I can’t say that I always have “it” under control either. When things get really tough, like when Moon and Rupert were in the hospital, or when it was time to let each ferret go, I’ll still reach for a cigarette even though I quit smoking full time a long time ago. Those are the really rough times when I can’t control something, can’t get out of my own negative headspace, and I guess a cigarette is no worse than some of the other alternatives, that is, when I can’t hug a kitty.

I’d always prefer to hug a kitty. Or even a possum if the opportunity presented itself. That’s just how I roll.

Note: There is a lot more to OCD than most people think. Not everyone exhibits the same symptoms, and for obvious personal reasons, I did not go into some of the really serious manifestations that can develop during overly stressful situations. If you think you have OCD, you should seek a proper diagnosis and help to mitigate it.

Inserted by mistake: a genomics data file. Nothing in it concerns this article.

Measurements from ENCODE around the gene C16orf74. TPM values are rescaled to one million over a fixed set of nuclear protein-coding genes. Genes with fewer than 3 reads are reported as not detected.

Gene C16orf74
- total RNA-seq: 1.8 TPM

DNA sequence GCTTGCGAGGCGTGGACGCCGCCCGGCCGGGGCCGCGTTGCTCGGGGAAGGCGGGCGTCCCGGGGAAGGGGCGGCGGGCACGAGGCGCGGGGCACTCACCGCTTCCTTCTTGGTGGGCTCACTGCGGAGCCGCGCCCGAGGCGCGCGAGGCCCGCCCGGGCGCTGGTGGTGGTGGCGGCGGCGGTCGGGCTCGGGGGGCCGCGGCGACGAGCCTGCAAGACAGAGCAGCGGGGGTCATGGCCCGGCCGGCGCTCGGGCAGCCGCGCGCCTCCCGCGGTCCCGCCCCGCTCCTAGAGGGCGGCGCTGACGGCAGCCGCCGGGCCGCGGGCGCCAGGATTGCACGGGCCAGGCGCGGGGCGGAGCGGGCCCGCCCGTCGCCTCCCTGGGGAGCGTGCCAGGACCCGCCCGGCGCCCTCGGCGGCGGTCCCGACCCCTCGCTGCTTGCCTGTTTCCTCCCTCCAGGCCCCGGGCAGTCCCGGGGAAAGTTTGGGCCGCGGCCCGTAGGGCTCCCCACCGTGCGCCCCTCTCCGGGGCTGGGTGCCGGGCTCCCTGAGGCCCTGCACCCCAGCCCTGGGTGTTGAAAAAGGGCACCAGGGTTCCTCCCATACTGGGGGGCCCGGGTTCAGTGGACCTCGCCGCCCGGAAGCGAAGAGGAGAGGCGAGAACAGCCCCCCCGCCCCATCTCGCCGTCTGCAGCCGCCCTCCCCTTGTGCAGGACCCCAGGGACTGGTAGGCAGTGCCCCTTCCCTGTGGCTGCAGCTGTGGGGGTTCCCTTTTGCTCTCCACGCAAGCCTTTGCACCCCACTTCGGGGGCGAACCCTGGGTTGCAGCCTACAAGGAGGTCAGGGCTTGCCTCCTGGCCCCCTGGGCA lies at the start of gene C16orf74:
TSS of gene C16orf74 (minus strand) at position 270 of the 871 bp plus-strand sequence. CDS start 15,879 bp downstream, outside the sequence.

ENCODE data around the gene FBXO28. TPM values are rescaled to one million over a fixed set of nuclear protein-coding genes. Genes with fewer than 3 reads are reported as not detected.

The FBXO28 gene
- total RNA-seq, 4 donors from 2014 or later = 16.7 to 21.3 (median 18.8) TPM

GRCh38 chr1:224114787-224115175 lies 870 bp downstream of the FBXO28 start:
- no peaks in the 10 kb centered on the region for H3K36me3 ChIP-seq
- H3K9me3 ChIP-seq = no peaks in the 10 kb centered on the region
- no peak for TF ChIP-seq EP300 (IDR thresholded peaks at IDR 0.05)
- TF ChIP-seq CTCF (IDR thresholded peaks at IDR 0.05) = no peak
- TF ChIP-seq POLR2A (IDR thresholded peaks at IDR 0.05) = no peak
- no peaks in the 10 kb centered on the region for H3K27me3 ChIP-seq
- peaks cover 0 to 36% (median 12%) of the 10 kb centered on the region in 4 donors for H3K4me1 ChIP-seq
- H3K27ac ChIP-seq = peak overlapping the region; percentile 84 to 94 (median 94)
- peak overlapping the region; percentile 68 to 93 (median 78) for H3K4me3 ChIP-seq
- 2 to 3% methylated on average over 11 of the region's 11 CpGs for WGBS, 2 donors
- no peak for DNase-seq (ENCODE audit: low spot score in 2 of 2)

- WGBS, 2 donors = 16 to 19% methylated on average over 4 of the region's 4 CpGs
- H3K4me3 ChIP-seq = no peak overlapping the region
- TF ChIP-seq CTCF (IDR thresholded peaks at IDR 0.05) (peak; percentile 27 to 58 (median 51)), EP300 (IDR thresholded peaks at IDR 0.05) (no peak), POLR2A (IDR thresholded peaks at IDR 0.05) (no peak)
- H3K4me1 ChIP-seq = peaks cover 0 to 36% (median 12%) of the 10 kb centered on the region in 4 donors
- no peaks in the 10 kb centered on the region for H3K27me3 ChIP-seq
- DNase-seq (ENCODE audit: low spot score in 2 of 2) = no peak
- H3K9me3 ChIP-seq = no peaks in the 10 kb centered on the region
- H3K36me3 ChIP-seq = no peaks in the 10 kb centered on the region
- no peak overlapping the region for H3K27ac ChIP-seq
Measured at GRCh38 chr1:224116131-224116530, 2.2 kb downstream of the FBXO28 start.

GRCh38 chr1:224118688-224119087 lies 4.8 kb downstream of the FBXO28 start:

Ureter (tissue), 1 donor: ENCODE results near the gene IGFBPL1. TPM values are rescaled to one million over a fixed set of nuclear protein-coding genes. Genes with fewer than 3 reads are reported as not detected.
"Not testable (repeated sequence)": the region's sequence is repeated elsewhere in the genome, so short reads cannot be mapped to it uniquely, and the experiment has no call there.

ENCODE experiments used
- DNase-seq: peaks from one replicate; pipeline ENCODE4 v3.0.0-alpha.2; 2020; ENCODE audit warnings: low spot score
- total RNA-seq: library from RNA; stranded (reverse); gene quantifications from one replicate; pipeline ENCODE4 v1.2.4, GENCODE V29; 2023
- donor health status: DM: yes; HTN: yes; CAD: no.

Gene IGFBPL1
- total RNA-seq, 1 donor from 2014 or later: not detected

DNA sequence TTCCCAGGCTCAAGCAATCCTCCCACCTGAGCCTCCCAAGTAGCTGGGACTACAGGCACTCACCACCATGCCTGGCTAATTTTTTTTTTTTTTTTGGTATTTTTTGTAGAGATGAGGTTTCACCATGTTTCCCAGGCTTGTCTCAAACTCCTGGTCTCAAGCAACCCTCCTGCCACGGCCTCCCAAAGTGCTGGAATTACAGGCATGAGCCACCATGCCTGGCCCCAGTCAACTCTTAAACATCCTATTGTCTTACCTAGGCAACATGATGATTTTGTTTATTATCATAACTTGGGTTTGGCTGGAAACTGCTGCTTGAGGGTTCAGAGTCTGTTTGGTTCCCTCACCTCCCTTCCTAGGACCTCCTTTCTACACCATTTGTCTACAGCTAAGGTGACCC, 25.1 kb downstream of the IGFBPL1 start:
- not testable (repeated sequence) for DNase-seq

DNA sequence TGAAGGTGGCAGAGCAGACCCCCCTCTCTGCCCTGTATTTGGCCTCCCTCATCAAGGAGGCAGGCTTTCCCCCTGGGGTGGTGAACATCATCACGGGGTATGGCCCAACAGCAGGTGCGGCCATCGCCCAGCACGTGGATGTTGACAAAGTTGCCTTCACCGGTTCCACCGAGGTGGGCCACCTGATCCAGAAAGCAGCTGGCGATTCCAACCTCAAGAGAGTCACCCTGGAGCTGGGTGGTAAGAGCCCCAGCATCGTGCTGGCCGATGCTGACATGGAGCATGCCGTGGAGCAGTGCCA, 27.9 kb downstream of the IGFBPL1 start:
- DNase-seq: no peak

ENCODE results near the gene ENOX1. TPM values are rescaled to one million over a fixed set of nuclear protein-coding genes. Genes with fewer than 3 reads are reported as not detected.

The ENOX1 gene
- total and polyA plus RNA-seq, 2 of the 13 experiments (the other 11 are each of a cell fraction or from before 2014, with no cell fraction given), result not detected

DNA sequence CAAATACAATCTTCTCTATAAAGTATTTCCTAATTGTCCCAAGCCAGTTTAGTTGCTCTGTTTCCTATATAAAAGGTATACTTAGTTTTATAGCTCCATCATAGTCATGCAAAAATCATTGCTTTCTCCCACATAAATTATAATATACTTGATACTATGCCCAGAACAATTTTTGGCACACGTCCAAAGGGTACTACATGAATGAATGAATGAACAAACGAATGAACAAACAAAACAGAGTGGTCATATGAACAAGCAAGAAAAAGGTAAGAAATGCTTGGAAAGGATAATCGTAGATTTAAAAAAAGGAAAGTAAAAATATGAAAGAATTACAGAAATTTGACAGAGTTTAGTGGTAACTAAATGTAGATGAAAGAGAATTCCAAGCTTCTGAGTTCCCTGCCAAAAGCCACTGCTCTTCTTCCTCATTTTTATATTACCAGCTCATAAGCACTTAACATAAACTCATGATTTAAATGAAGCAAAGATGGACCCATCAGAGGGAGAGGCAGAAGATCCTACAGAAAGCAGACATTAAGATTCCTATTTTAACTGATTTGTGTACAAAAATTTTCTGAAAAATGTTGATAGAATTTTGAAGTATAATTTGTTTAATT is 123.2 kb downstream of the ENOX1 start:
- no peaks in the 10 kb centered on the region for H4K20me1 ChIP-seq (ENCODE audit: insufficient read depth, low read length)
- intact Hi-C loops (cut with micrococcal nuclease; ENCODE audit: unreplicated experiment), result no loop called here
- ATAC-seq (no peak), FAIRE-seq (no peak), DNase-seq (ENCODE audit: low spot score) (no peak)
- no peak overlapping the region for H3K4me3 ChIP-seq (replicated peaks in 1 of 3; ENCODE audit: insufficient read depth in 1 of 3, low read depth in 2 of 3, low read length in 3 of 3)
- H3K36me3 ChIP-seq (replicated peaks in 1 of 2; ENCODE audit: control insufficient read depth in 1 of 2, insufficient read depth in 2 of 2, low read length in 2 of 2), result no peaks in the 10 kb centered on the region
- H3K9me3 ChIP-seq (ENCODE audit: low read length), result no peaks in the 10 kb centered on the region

A Happy Butthole makes for a Happy Feral Cat

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Yes, I said butthole, and I said it because, the morning, afternoon, or evening constitutional is more important in the cat world than we think.

If you’ve ever had the opportunity to watch feral cats for any length of time, then you know that biological functions are also territorial marking functions. Strategic placement of urine and feces does a fascinating number of things, including the delineation of territorial boundaries.

When we first brought Moon inside, we gave him 3 litterboxes strategically placed around the house to form a triangle so that he would feel like he was properly identifying and protecting the “house” territory. This made him happy. Happy butthole, happy cat.